Back in February I wrote an article for HomeToys titled “The Industry Outlook for 2001.” Now with the year coming to an end I thought it would be interesting to provide an overview of how 2001 turned out for various home networking-related technologies and market segments.
In the afore-mentioned piece I had indicated that the poor economic outlook may have a significant impact on these areas and to some degree this has come to pass. It wouldn’t be an overstatement to dub 2001 as the tech industry’s “annus horribilis.” The technology downturn has had a particularly negative impact on the more futuristic areas. This is not surprising given that companies have slashed R&D budgets and that unprofitable product lines – indeed entire divisions in some cases – have been axed. In addition, venture capitalists have been far more selective in funding start-ups.
In this environment it is not surprising that not all of the technologies and market segments discussed below have lived up to expectations.
IEEE 802.11b (aka Wi-Fi) – The wireless home networking market in 2001 has undoubtedly been driven by the crossover of 802.11b technology from the enterprise and vertical markets into the residential space. A cursory examination of the shelves at the likes of CompUSA illustrates the broad availability of a range of affordable 802.11b-compliant solutions. The spread of 802.11b technology has occurred despite the fact that the IEEE has yet to ratify its quality of service (QoS) enhancements (802.11e) or release its successor to the fatally flawed Wired Equivalent Privacy (WEP) security protocol. The coming year will see an increase in embedded implementations of 802.11b functionality into notebook PCs, residential gateways, and several other devices.
IEEE 802.11a (aka Wi-Fi5) – There is no doubt that 802.11a has begun to emerge as a legitimate wireless LAN technology. However, there remain some question marks regarding the oft-mentioned range issues, the impact of 802.11g technology and the lack of native backwards compatibility with 802.11b. In any case ABI does not expect to see 802.11a solutions penetrating the consumer market until late 2002, at the earliest.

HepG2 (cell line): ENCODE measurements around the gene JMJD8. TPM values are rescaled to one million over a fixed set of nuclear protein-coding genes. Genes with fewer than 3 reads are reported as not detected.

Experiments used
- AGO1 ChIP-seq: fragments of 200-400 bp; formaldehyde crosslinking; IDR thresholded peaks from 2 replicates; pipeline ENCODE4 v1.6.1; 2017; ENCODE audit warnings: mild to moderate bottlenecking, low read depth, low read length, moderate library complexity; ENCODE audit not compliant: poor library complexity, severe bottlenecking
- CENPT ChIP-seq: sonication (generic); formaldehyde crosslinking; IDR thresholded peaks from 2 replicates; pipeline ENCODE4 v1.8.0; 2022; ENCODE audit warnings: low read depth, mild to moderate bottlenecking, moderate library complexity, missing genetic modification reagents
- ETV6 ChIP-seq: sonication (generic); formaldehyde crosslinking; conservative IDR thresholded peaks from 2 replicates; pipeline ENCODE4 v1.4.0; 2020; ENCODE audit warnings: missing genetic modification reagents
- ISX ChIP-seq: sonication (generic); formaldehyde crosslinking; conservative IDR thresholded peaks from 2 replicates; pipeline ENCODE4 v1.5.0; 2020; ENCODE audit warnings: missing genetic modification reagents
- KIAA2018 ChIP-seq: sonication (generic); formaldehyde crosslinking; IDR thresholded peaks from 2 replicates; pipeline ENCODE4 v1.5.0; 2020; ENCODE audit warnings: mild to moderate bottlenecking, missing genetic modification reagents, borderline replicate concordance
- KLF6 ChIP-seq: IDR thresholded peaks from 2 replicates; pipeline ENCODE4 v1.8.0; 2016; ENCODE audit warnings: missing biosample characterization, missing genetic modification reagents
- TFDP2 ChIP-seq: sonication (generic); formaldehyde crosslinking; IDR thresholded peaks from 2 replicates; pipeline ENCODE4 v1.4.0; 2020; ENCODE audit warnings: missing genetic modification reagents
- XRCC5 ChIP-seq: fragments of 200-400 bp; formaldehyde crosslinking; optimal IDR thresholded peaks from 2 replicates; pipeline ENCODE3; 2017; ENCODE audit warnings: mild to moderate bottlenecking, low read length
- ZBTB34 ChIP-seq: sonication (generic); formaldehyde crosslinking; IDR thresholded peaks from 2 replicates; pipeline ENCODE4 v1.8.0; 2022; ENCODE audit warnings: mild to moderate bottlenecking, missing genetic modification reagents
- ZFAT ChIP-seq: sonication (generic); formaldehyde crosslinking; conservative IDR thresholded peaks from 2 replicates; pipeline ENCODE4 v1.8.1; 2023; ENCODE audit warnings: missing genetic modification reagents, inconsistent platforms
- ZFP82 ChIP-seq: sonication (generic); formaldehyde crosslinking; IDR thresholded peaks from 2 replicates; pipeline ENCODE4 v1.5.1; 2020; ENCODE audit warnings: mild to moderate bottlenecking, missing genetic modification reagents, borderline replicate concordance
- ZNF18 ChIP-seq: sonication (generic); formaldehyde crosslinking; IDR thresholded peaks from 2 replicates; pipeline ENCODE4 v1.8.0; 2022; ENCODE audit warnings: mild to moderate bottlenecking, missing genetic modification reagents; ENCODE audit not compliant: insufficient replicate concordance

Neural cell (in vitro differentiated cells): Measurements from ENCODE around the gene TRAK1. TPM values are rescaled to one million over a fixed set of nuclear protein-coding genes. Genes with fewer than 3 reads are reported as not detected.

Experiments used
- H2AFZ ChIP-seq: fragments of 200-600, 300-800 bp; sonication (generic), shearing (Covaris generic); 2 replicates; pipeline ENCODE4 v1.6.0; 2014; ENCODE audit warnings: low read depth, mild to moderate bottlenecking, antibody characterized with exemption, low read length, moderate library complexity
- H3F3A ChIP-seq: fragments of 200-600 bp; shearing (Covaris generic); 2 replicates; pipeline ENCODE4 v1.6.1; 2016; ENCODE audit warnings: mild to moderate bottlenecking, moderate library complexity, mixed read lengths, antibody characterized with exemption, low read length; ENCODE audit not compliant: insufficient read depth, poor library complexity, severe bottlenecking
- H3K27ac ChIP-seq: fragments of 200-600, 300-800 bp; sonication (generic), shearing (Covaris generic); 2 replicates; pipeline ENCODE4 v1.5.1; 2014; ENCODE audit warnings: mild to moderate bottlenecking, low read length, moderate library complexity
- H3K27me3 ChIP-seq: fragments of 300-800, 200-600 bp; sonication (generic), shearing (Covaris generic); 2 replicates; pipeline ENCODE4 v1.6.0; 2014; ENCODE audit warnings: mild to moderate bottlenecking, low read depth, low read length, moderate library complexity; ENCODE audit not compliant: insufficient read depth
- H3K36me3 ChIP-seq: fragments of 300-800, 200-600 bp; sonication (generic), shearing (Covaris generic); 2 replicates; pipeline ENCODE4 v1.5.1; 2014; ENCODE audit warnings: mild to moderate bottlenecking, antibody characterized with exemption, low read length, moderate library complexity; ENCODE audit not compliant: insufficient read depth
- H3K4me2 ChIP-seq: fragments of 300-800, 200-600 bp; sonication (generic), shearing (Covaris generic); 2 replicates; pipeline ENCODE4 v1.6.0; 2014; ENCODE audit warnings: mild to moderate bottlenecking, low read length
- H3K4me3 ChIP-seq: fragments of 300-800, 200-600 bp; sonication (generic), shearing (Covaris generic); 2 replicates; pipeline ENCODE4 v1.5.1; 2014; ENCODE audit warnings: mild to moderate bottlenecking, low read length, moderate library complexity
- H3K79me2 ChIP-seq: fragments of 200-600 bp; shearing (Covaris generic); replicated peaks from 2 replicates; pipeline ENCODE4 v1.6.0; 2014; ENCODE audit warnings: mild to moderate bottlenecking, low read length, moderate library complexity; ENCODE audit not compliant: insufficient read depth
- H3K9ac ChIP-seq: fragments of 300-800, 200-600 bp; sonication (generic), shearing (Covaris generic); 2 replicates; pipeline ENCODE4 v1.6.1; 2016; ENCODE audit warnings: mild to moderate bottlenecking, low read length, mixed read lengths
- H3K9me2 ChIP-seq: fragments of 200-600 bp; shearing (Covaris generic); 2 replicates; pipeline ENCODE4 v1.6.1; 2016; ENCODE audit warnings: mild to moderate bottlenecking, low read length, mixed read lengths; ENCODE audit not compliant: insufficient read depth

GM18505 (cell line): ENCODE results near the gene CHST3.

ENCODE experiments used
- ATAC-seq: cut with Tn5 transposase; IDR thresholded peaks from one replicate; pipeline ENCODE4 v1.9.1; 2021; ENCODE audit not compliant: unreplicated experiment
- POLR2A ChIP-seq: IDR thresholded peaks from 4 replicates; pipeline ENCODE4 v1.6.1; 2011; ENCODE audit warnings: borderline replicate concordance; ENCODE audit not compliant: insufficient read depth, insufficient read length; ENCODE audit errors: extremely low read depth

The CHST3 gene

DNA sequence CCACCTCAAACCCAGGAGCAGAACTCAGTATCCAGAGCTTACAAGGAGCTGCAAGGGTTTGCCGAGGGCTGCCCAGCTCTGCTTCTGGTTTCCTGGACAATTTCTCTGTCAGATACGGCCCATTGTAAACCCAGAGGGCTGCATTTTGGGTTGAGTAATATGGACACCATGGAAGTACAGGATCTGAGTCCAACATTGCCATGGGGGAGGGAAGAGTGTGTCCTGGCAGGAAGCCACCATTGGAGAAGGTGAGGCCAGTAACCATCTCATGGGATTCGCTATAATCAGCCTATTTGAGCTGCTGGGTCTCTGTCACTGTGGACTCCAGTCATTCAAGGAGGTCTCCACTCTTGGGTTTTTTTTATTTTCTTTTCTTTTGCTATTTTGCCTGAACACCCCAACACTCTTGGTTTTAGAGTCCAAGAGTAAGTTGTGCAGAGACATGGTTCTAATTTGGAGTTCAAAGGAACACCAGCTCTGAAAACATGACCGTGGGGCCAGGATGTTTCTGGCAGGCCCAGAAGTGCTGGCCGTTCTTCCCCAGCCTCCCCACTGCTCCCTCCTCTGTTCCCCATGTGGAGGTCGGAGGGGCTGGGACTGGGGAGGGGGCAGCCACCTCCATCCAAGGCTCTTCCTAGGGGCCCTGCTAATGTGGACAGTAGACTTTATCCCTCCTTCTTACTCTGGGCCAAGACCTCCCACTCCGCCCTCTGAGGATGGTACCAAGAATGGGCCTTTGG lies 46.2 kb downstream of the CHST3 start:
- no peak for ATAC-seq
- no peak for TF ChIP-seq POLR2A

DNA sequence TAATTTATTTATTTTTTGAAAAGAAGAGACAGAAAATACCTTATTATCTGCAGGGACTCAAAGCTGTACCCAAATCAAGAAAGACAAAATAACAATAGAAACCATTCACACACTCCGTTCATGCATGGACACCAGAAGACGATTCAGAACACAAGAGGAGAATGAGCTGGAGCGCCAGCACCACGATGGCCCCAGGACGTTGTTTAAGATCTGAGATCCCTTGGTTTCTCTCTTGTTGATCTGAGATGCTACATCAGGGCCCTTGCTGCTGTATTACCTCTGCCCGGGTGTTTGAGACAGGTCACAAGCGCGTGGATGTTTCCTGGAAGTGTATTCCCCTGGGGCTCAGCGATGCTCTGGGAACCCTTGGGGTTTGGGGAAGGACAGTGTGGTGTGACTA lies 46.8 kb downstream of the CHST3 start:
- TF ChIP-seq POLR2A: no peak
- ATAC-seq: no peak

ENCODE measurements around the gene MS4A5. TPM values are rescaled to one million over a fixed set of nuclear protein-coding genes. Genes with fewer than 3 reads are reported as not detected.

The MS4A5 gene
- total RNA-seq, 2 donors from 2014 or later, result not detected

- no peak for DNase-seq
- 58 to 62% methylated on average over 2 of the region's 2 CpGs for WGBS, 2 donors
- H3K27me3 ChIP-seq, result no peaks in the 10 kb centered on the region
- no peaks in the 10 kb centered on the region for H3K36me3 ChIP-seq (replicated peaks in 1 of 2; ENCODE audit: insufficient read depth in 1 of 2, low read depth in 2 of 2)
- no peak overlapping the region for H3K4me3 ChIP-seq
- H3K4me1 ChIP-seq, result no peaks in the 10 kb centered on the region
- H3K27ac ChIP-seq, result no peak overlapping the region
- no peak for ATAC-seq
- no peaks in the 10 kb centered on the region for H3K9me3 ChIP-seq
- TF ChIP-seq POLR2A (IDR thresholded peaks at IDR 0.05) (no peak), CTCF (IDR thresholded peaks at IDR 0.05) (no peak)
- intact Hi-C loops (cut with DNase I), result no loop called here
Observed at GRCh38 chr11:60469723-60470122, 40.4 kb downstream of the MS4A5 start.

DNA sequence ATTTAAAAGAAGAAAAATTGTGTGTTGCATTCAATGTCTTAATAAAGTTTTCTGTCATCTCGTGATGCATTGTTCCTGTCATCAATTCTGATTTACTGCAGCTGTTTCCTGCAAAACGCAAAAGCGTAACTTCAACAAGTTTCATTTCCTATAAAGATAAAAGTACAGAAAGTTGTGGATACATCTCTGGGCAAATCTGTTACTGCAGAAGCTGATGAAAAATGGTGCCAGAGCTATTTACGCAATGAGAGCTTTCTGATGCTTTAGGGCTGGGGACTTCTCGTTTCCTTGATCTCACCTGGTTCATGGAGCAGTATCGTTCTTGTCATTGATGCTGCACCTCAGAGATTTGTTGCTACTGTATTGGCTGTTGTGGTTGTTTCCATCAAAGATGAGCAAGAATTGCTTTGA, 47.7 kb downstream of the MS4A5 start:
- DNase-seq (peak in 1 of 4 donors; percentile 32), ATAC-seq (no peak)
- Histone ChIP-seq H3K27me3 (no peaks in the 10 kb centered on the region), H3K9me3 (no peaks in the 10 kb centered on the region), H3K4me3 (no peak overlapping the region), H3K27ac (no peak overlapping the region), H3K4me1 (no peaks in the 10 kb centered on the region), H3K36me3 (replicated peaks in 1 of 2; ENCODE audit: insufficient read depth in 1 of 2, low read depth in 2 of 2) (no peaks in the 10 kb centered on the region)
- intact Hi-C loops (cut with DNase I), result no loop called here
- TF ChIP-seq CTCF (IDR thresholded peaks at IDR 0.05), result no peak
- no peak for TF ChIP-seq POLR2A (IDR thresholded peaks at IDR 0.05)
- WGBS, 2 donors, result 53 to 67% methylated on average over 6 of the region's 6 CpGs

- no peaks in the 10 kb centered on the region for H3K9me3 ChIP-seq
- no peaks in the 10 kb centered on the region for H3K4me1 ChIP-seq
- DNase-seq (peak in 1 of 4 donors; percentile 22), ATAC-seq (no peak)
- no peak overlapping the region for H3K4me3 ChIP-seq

IEEE 802.11g – The recent approval of a draft 802.11g standard should allow data rates in excess of 20 Mbps in the 2.4 GHz band, while maintaining backwards compatibility with 802.11b. However, final ratification of 802.11g will not occur until the second half of 2002, though 802.11g chipsets compliant with the draft standard should be available earlier. While there is sound rationale for 802.11g to exist ABI believes that it greatly adds to market confusion, not least because it is represents a compromise between Intersil, Texas Instruments and 802.11a component start-ups. It remains to be seen to what extent the market embraces 802.11g, damaging the short to medium-term prospects for 802.11a technology.
HomeRF – HomeRF technology has largely been displaced by 802.11b as the data networking choice for wireless home networking during the course of this year. The handful of remaining HomeRF backers are working to reposition the technology for entertainment networking and cordless telephony. They will be aided by the recent availability HomeRF 2.0 chipsets that allows for data rates of 10 Mbps.
Bluetooth – Bluetooth technology looks set to come through 2001 scathed but still very much alive. As predicted we saw a number of premature articles heralding the demise of Bluetooth. Despite well-publicized interoperability and cost issues, and the growing popularity of 802.11b the fact remains that Bluetooth technology remains viable. There are already indications that optimism regarding the prospects for Bluetooth is returning and 2002 will be witness to a number of positive developments.
Phoneline Networking (HomePNA) – HomePNA technology is currently going through a retrenchment phase. HomePNA 2.0 products have had limited success going through the retail channel, as consumer awareness remains low and wireless offers a more intuitive solution. While HomePNA 2.0 is increasingly appearing embedded into a range of devices, the shipments of these devices remain limited and competition may appear from powerline technology in 2002. The bright spot for HomePNA is the potential afforded by the residential gateway segment and the interest from service providers. Much will depend on the reception to the Voice over HomePNA specification and the next generation HomePNA 3.0 technology.